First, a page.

# Anti-Haecceitism. Thought of the Day 45.0

; Conc is the property of being concurrent, Red is the property of definiteness, and Heavy is the property of vividness.

In the language of modern metaphysics, w and w′ above are qualitatively indiscernible. And anti-haecceitism is the doctrine which says that qualitatively indiscernible worlds are identical. So, we immediately see a problem looming.

But why accept anti-haecceitism? The best reasons focus on physics. Just as the debate between Leibniz and Newton’s followers focused on physics, the strongest arguments still against haecceitism come from physics. Anti-haecceitism as understood here concerns the identity of indiscernible (“isomorphic”) worlds or “situations” or “states”. In many areas of physics, including statistical physics, spacetime physics and quantum theory, the physics tells us that certain “indiscernible situations” are in fact literally identical.

A simple example comes from the statistical physics of “indiscernibile particles”. Consider a box, partitioned into Left-side and Right-side (L and R), and containing two indiscernible particles. One naively thinks this permits four distinct states or situations: i.e., both in L; both in R, and one in L and one in R. However, physics tells us that there are only three states, not four, and we might denote these: S2,0, S1,1, S0,2. The state S1,1, i.e., where “one is L and one is R”, is a single state; there are not two distinct possibilities. The correct description of S1,1 uses existential quantifiers:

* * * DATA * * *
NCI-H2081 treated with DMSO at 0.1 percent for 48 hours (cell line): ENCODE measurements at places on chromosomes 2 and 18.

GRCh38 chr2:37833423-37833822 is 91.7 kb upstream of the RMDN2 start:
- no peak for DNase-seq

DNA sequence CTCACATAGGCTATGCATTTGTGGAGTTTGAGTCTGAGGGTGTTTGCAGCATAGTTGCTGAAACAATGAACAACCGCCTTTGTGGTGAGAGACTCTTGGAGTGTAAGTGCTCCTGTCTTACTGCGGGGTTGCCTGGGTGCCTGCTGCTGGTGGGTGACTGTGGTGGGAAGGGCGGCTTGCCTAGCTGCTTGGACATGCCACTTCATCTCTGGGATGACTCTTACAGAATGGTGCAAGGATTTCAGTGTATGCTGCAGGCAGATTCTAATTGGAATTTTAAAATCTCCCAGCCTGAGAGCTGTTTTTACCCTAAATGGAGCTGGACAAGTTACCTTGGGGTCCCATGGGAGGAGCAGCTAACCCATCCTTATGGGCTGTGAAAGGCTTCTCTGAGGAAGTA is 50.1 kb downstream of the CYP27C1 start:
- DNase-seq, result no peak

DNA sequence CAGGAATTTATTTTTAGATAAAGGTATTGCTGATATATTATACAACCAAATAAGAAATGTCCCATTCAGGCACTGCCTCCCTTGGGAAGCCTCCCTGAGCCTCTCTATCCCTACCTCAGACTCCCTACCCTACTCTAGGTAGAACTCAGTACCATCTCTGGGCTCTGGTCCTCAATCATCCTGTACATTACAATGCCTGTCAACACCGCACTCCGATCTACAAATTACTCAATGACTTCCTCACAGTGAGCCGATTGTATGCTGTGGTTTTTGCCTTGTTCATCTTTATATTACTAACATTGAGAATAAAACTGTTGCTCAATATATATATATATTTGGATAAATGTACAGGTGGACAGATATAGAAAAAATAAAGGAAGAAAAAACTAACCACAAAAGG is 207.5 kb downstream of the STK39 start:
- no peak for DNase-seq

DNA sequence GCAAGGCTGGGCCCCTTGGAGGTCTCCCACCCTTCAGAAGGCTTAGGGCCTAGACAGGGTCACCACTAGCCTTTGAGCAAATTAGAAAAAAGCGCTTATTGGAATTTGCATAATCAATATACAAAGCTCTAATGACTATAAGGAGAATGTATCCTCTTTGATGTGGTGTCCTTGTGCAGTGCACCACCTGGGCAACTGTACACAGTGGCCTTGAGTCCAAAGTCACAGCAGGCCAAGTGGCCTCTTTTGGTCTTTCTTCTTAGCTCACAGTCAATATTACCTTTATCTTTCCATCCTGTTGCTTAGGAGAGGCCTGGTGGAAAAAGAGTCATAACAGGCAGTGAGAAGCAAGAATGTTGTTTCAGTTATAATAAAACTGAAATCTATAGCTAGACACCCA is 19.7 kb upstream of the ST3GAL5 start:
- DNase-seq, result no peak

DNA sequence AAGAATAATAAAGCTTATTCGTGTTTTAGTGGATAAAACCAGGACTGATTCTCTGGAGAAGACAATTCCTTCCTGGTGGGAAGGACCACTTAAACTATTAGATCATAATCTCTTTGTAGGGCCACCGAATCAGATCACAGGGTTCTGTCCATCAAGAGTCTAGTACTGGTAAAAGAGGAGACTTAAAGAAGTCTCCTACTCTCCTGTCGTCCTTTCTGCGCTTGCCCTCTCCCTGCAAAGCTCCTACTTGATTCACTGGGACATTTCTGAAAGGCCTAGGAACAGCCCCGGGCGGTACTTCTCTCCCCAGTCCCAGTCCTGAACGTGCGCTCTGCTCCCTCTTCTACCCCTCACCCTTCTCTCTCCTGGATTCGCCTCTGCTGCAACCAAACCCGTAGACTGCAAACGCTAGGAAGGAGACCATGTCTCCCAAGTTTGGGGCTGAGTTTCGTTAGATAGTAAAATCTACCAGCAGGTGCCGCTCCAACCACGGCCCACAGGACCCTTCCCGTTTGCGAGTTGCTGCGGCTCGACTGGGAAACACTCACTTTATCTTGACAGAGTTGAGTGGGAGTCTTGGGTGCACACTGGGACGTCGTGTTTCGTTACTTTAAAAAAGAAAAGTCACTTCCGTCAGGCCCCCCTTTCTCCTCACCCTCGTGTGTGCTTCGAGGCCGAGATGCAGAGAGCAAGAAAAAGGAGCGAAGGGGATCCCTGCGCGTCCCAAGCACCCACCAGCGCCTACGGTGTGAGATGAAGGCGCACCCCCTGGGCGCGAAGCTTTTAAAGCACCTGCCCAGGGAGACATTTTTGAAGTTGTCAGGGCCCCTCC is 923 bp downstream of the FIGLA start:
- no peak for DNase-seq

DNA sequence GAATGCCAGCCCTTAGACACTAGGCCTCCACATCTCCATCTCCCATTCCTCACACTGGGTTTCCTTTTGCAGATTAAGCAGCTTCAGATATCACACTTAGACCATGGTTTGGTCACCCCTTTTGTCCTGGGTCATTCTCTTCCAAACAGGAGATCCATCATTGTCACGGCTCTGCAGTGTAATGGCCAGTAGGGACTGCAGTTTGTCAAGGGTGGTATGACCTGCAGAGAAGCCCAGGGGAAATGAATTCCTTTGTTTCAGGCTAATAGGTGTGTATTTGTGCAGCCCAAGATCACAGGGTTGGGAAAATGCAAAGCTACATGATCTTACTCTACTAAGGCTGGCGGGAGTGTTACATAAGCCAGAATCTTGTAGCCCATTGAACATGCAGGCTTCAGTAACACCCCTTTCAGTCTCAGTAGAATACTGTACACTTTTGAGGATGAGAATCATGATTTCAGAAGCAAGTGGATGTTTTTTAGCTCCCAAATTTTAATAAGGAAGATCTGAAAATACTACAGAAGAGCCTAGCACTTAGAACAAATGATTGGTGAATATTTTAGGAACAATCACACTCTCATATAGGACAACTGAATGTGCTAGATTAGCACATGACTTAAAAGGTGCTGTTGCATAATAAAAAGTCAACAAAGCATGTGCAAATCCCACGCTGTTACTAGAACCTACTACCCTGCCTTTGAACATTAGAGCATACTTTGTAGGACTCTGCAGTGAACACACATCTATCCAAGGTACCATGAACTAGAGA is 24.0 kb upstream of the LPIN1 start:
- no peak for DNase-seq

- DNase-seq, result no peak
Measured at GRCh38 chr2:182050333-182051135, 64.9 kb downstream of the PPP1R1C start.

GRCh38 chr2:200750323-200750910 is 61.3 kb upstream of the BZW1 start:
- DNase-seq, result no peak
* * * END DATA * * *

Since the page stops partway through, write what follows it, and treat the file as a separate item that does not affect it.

∃x ∃y (x ≠ y ∧ Lx ∧ Ry)

One can (syntactically) introduce labels for the particles, say a, b. One can do this in two ways, to obtain:

a ≠ b ∧ La ∧ Rb

b ≠ a ∧ Lb ∧ Ra

But this labelling is purely representational, and not in any way fixed by the physical state S1,1 itself. So, there are distinct indiscernible objects in “situations” or states.

From spacetime physics, consider the principle sometimes called “Leibniz equivalence” (Norton). A formulation (but under a different name) is given in Wald’s monograph General Relativity. Wald’s formulation of Leibniz equivalence is, essentially, this:

isomorphic spacetime models represent the same physical world.

For example, let

S = (M, g, . . . )

be a spacetime model with carrier set |M| of points. (i.e., M is the underlying manifold.) Then Leibniz Equivalence implies:

If π : |M| → |M| is any bijection, then πS and S represent

the same world. There are many other examples, including examples from quantum theory. Consequently, independently of our pre-theoretic considerations concerning modality, it seems to me that our best physics – statistical physics, relativity and quantum theory – is telling us that anti-haecceitism is true: given a structure A which represents a world w, any permuted copy πA should somehow represent the same world, w.